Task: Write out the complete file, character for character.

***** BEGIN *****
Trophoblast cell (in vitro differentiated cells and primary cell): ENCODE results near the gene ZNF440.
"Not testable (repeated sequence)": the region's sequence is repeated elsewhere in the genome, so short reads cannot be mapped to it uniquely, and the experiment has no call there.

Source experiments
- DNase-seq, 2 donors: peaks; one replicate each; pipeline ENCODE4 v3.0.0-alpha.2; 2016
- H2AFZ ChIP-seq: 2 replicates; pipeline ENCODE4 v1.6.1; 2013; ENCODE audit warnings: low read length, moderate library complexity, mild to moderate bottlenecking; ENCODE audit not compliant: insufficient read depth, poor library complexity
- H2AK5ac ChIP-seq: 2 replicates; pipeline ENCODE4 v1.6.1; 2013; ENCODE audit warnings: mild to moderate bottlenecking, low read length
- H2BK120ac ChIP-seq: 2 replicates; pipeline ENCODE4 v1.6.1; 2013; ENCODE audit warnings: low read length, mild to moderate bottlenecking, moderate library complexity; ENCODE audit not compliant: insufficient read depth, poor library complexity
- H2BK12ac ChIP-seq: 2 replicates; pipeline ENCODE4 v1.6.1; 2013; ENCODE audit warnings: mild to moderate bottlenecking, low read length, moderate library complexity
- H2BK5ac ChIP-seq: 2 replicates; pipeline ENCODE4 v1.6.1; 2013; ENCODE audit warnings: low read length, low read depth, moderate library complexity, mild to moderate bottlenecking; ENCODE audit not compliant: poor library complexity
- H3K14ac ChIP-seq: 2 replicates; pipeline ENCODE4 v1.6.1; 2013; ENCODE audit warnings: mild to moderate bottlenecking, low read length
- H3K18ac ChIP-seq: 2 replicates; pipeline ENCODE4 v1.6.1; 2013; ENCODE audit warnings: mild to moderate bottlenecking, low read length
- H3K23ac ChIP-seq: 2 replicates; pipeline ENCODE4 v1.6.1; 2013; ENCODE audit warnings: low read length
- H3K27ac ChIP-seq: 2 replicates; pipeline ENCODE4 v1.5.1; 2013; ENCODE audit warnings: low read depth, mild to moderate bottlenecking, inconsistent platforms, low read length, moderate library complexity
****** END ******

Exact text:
Trophoblast cell (in vitro differentiated cells and primary cell): ENCODE results near the gene ZNF440.
"Not testable (repeated sequence)": the region's sequence is repeated elsewhere in the genome, so short reads cannot be mapped to it uniquely, and the experiment has no call there.

Source experiments
- DNase-seq, 2 donors: peaks; one replicate each; pipeline ENCODE4 v3.0.0-alpha.2; 2016
- H2AFZ ChIP-seq: 2 replicates; pipeline ENCODE4 v1.6.1; 2013; ENCODE audit warnings: low read length, moderate library complexity, mild to moderate bottlenecking; ENCODE audit not compliant: insufficient read depth, poor library complexity
- H2AK5ac ChIP-seq: 2 replicates; pipeline ENCODE4 v1.6.1; 2013; ENCODE audit warnings: mild to moderate bottlenecking, low read length
- H2BK120ac ChIP-seq: 2 replicates; pipeline ENCODE4 v1.6.1; 2013; ENCODE audit warnings: low read length, mild to moderate bottlenecking, moderate library complexity; ENCODE audit not compliant: insufficient read depth, poor library complexity
- H2BK12ac ChIP-seq: 2 replicates; pipeline ENCODE4 v1.6.1; 2013; ENCODE audit warnings: mild to moderate bottlenecking, low read length, moderate library complexity
- H2BK5ac ChIP-seq: 2 replicates; pipeline ENCODE4 v1.6.1; 2013; ENCODE audit warnings: low read length, low read depth, moderate library complexity, mild to moderate bottlenecking; ENCODE audit not compliant: poor library complexity
- H3K14ac ChIP-seq: 2 replicates; pipeline ENCODE4 v1.6.1; 2013; ENCODE audit warnings: mild to moderate bottlenecking, low read length
- H3K18ac ChIP-seq: 2 replicates; pipeline ENCODE4 v1.6.1; 2013; ENCODE audit warnings: mild to moderate bottlenecking, low read length
- H3K23ac ChIP-seq: 2 replicates; pipeline ENCODE4 v1.6.1; 2013; ENCODE audit warnings: low read length
- H3K27ac ChIP-seq: 2 replicates; pipeline ENCODE4 v1.5.1; 2013; ENCODE audit warnings: low read depth, mild to moderate bottlenecking, inconsistent platforms, low read length, moderate library complexity